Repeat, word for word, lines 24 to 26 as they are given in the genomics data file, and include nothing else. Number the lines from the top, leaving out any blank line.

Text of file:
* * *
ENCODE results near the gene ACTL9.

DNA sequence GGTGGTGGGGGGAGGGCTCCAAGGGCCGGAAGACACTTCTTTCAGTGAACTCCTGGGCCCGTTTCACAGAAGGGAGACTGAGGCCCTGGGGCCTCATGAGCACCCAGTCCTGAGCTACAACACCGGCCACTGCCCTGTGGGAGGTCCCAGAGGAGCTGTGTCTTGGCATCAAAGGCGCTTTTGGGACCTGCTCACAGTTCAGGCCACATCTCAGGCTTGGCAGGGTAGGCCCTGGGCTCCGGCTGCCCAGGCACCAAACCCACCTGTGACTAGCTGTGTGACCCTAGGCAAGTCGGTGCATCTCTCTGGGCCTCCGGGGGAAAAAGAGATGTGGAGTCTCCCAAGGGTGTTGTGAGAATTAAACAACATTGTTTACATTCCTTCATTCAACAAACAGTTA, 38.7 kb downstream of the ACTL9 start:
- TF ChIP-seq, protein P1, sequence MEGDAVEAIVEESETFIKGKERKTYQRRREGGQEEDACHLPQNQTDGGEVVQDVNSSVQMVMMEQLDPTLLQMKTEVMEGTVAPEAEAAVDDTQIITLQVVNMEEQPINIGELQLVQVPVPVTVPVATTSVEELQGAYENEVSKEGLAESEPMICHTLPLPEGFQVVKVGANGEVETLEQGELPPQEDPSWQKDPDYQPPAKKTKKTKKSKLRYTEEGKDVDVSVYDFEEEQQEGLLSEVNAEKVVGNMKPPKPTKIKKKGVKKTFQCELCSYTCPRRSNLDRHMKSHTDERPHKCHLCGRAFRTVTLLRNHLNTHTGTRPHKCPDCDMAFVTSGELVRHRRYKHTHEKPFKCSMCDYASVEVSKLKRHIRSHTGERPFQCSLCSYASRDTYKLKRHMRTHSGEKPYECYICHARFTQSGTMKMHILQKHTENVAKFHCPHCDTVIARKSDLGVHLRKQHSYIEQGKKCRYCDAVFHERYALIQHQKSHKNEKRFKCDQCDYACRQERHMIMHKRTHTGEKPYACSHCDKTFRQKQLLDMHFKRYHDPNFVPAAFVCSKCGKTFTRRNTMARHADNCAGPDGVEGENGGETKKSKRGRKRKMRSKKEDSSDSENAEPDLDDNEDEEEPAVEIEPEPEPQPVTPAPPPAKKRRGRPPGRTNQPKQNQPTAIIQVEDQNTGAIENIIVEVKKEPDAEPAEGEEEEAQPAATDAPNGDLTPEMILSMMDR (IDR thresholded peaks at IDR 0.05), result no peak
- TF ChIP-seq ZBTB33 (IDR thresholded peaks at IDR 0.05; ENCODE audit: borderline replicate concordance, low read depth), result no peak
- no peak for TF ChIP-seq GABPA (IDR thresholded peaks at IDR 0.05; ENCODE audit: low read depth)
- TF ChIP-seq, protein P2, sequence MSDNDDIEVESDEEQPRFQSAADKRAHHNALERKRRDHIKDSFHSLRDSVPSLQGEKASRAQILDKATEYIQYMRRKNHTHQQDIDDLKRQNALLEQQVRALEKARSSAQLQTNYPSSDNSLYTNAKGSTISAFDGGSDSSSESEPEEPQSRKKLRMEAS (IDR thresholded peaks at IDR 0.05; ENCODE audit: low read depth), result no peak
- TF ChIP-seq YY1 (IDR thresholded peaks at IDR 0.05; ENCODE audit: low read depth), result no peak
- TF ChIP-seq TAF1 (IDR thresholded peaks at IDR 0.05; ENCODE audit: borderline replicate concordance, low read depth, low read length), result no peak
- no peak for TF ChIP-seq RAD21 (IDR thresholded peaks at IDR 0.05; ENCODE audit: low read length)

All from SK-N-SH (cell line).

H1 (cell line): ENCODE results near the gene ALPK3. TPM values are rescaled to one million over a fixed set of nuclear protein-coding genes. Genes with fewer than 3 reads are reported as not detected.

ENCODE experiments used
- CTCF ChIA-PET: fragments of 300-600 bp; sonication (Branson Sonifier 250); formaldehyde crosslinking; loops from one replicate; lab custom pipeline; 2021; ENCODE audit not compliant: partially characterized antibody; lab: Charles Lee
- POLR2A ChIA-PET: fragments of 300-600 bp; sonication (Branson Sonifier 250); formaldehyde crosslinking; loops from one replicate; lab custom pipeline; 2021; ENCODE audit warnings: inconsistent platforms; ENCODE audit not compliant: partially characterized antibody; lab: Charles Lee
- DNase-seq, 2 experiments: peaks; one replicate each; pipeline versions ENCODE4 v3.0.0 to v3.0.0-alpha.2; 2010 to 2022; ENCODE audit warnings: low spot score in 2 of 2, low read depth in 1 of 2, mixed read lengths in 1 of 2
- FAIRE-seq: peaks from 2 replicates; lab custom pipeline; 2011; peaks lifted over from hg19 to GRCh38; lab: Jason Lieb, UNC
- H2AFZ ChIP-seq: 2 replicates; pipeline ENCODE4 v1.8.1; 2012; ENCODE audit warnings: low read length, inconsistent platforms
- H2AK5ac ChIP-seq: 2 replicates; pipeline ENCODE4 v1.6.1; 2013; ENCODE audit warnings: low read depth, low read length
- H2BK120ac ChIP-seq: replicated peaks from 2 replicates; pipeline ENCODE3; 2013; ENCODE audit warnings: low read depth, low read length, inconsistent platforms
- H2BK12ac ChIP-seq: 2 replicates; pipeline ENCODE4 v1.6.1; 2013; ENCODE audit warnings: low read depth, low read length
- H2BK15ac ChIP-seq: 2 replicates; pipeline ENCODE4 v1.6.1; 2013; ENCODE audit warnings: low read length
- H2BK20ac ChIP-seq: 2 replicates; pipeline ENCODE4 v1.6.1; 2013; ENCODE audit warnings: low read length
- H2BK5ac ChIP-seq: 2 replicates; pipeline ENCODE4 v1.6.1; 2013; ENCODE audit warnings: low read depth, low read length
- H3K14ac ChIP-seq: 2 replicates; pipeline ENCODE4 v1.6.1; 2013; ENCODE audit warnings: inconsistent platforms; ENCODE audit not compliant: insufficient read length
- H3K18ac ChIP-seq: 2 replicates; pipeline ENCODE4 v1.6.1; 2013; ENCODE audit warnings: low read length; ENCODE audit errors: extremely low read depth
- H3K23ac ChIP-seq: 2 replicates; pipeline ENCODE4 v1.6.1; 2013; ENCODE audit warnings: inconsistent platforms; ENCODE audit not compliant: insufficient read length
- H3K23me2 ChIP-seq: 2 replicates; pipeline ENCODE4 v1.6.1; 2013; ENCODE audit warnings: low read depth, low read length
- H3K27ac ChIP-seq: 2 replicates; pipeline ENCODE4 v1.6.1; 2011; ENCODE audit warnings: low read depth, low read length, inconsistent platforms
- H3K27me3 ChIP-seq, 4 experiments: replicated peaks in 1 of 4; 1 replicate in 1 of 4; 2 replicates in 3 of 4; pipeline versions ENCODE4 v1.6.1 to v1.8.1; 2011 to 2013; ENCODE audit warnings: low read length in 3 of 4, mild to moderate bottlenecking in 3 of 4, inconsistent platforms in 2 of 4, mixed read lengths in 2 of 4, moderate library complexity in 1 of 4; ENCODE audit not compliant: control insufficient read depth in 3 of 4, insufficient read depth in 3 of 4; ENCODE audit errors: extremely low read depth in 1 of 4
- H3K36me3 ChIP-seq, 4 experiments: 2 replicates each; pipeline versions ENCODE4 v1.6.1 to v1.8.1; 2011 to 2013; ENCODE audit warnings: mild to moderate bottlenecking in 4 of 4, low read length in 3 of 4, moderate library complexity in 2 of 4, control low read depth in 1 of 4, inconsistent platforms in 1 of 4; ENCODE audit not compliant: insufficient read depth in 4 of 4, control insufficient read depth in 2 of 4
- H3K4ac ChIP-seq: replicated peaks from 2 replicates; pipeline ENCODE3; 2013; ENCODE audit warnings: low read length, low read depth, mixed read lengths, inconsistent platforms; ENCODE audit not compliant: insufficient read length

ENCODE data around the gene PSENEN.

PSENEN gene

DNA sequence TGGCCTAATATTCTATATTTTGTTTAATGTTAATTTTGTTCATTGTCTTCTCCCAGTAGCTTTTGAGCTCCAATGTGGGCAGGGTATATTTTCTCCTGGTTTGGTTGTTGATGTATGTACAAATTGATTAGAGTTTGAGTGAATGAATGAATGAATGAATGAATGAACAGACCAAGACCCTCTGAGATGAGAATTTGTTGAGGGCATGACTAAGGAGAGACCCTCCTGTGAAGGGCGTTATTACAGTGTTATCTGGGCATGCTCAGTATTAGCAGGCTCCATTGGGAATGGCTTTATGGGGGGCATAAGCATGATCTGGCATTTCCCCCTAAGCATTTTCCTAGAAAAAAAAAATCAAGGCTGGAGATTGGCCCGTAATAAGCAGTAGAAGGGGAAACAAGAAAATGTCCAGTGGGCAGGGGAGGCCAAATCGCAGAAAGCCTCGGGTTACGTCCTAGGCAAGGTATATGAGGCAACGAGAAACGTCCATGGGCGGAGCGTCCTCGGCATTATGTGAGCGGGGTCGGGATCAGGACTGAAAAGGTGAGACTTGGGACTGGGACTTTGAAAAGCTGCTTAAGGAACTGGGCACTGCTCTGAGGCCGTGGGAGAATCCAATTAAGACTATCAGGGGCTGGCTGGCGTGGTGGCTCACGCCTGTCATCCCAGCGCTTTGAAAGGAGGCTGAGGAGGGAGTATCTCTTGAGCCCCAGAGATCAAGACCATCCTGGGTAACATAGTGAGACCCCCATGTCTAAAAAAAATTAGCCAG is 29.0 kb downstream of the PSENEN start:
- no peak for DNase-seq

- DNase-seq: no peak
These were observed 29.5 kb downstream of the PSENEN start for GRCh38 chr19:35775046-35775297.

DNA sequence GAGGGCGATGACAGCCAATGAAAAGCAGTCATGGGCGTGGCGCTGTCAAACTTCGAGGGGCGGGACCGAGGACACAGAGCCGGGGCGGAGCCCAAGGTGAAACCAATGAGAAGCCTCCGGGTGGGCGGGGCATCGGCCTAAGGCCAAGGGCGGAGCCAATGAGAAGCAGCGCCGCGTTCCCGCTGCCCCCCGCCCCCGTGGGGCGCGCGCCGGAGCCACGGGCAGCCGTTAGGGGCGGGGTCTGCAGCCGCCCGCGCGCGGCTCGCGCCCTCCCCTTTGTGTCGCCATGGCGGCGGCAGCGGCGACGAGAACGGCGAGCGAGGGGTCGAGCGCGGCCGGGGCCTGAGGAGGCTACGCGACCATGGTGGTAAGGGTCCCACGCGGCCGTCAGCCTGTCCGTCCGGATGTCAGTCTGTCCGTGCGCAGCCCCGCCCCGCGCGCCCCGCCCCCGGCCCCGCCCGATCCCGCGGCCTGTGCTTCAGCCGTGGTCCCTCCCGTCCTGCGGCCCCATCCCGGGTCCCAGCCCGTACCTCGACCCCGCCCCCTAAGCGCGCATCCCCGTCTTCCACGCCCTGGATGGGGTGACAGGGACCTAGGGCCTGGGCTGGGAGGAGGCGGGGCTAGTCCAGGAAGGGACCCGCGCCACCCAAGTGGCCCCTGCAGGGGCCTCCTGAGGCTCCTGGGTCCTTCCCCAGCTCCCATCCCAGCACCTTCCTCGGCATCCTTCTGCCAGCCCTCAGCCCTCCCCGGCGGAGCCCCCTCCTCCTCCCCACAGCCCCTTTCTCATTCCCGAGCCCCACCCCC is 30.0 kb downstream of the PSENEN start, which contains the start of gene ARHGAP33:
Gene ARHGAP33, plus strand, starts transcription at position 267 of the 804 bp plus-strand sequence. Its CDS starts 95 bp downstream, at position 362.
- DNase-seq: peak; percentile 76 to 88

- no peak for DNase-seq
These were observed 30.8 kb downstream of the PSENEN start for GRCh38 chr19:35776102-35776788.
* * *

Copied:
- H3K14ac ChIP-seq: 2 replicates; pipeline ENCODE4 v1.6.1; 2013; ENCODE audit warnings: inconsistent platforms; ENCODE audit not compliant: insufficient read length
- H3K18ac ChIP-seq: 2 replicates; pipeline ENCODE4 v1.6.1; 2013; ENCODE audit warnings: low read length; ENCODE audit errors: extremely low read depth
- H3K23ac ChIP-seq: 2 replicates; pipeline ENCODE4 v1.6.1; 2013; ENCODE audit warnings: inconsistent platforms; ENCODE audit not compliant: insufficient read length